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Thread: Leg Amputation Costs

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    Kalacreek you are correct. You base your decision on the staging and grading of the tumour ie how far it has gone and other factors such as general health of the dog. Age really is irrelevant if the dog is otherwise in good health. I share plenty of stories on FB that highlight that age is not a factor.

    Dogman the reason prognosis is not often good is this...........The dog gets a limp and owner promplty takes to the vet and the normal course of action would be anti inflamatory. Dog comes good for a bit then the limp is back so off to the vet again to be given more anti inflam. If it is osteosarcoma to start with this cancer can be spreading to the lungs. This is the killer of dogs with osteosarcoma not the amputation. By the time the dog is diagnosed in 90% of cases it is already in the lungs but it cant be detected on scans. This is the killer. Chemo is normally the follow up course of treatment following amputation.

    In Australia we are trialing a drug Auranofin to potentially stop the spread to the lungs. Given that it is being trialed at the same time in Brisbane human hospitals there must be something in its potential. Mouse models looked good. Australian

    As for oncologists knowing how long a dog has you are also incorrect in this assertion. Once staging and grading has been done the best and most honest an oncologist can be is to say at this stage of the disease some dogs have survived this long and some have survived this long. My dog had a 30% chance with his cancer and I gave him that chance and I got 4.5yrs and he was one of the happiest dogs you would ever come across. Loved other dogs and had no ill effect whatsoever whilst on chemo. Make your own conculsions if you think this is a happy dog. The play ones were taken mostly while on chemo Vinca

    It seems breaking this down you have two medical issues with osteosarcoma. One is the amputation itself. You only have to go to the tripawds forums to see hundreds of happy dogs loving life after amputations. Not all of them as a result of osteosarcoma. Dogs adapt and dogs can be happy on 3 legs. Once you have amputation for cancer that stops the pain once recovreed from the surgery. Amputation takes care of the pain. Ask most people on the tripawds forums if they would amputate if faced with that decision with another dog and most would absolutely do it again.

    The second medical issue appears to be the chemo. Again so much misinformation out there on chemo. We have all heard countless disaster stories of chemo. I will stack money on the fact that almost every disaster you have ever heard about was not under the treatment of an oncologist. We rely and expect our local vets to have expert knowledge in this field as well. It is a specialised field with changes happening on a weekly basis and that is what we pay an oncologist for to be up to date on the latest info. If I had cancer I surely woud not want my GP to treat me. I would want and oncologist wouldnt you? Also as a point of information and learning the next time you hear a disaster story on chemo as these questions. 1. Did you have pathology done 2. Did you have radiology done 3 Did you use an oncologist. 4. Did you do all the tests that the vet recommended prior to treatment. If they cant answer yes to those questions that is precisely what has gone wrong. If people have horror stories and these points have not been done it is not the fault of the chemotherapy causiing the disaster. It is a series of differet drugs used in many combinations for the different cancers and stages and grades they are at. Would I do the chemo thing again if I was in that situation...Absolutely without blinking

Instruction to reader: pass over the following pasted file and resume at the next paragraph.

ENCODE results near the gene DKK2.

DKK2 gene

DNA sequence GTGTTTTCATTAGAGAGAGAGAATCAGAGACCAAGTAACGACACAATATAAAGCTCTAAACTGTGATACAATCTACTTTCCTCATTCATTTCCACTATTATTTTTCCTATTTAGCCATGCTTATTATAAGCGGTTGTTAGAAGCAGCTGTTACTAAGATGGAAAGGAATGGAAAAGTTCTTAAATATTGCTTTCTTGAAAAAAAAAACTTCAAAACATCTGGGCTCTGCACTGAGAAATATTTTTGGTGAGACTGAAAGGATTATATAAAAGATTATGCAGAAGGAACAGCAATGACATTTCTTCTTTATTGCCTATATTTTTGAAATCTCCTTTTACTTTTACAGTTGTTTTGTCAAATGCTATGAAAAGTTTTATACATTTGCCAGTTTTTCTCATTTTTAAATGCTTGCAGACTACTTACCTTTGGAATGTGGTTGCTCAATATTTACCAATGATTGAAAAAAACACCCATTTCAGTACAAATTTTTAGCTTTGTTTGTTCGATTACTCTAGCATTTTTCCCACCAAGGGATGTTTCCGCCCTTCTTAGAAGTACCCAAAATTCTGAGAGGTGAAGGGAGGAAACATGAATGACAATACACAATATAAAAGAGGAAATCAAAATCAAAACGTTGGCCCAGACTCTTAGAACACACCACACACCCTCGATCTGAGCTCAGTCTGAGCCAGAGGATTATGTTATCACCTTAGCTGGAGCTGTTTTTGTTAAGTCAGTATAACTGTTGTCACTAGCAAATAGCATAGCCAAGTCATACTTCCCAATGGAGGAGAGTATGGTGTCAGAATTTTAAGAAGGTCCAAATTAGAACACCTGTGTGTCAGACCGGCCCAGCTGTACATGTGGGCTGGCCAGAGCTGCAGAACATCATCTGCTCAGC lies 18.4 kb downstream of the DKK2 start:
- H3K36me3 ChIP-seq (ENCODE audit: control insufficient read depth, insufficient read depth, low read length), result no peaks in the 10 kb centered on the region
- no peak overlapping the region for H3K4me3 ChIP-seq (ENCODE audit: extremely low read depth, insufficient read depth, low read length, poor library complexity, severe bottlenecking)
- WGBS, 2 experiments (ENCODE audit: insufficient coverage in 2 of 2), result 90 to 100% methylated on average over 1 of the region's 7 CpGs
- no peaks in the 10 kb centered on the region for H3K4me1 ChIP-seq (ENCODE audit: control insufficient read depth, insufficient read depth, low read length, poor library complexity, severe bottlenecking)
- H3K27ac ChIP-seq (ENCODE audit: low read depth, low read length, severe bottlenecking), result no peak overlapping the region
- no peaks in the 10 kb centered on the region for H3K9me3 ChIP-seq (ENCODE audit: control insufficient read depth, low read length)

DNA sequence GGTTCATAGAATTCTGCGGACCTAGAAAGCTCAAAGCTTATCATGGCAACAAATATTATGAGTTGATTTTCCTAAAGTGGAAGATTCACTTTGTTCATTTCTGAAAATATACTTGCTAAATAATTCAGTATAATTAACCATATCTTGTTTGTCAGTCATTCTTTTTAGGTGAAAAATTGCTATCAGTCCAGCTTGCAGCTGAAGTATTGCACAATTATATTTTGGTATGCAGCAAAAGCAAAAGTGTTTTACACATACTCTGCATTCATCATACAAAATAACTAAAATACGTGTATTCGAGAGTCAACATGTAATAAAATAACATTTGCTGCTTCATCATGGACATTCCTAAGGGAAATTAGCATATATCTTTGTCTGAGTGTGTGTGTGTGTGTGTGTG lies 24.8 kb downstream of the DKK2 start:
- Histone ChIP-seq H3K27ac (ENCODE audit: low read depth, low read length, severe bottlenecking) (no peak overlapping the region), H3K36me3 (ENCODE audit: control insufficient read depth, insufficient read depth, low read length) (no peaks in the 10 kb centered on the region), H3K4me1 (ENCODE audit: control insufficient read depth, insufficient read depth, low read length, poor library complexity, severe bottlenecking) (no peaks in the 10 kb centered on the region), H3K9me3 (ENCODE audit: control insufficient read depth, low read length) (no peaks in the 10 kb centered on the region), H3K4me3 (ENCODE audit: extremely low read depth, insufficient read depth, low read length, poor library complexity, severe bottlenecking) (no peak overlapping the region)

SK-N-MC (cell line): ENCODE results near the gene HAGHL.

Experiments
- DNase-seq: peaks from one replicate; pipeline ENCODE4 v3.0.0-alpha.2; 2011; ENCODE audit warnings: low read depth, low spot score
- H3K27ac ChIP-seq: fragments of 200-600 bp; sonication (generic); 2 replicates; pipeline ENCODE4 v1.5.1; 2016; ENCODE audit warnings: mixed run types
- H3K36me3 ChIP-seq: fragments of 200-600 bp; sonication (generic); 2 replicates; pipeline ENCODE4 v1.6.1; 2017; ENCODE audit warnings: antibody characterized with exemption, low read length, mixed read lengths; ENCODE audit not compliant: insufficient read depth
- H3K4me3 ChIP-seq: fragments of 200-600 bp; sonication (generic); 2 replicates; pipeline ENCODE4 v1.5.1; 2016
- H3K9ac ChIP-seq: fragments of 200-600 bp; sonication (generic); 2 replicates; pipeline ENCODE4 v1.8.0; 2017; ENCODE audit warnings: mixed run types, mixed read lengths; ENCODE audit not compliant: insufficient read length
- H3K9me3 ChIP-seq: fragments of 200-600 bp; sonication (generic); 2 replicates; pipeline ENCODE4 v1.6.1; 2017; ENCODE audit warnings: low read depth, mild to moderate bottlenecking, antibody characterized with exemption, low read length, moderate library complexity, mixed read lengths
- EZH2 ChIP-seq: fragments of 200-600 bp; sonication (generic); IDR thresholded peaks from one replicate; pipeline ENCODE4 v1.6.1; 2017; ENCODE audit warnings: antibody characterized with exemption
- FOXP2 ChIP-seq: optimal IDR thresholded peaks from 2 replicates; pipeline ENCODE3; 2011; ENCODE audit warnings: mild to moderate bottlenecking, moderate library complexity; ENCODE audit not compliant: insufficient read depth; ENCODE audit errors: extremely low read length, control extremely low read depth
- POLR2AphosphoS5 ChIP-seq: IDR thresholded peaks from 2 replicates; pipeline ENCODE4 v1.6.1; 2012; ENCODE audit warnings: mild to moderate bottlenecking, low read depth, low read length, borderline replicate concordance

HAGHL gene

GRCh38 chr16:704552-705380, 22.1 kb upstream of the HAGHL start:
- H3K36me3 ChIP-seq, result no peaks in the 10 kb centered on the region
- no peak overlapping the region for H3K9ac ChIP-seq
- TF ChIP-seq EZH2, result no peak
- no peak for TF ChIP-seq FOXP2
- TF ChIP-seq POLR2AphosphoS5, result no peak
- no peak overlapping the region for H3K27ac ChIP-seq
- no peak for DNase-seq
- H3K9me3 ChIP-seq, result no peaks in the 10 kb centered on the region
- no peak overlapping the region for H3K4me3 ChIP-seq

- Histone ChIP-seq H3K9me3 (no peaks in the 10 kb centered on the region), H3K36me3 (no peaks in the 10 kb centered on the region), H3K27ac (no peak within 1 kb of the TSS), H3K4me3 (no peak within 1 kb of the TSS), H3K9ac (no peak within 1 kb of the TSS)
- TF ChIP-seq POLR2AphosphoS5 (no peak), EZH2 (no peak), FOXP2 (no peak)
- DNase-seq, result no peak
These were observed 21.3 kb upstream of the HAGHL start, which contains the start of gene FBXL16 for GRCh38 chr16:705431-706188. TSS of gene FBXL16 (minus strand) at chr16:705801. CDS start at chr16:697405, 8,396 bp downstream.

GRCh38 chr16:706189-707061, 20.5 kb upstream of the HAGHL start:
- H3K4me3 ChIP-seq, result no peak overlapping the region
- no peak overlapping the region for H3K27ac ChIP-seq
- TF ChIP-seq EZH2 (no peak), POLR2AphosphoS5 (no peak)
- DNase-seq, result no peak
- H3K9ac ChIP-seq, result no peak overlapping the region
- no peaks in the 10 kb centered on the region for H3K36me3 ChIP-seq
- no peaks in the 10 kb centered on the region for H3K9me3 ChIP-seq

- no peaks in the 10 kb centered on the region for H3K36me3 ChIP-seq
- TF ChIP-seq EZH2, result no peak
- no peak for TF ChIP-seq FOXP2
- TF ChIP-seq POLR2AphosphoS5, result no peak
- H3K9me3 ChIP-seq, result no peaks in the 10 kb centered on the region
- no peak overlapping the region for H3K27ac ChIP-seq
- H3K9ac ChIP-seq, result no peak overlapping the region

I quoted my own dog Frodo as living 4.5 yrs after treatment and there are loads of stories of similar that I share on my FB. One just the other night 7yrs and treated at BVSC

    As for it being free.....Well I wont go to work and not be paid. Not sure about anyone else. If it was all about money how is it I have got oncologists on my forum answering questions as volunteers for dog owners? How is it I have got them giving me their time to put the website together, check material, provide material, mentor me? I sure as hell dont pay them. Like anything if you want to get the best it costs money. Pets cost money especially vet fees. If you dont have pet insurance or cant afford a pet you dont have one. We are all our pets have and they rely on us to look after them. Part of that "looking after them" is being able to make health decisions on their behalf based on facts not stuff you read that was not done properly to start with. The other part of "looking after them" is being able to pay all costs associated with that whether it be vet fees, food, bedding and other necessary needs.
    http://www.caninecancer.org.au
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    Quote Originally Posted by frodofromaus View Post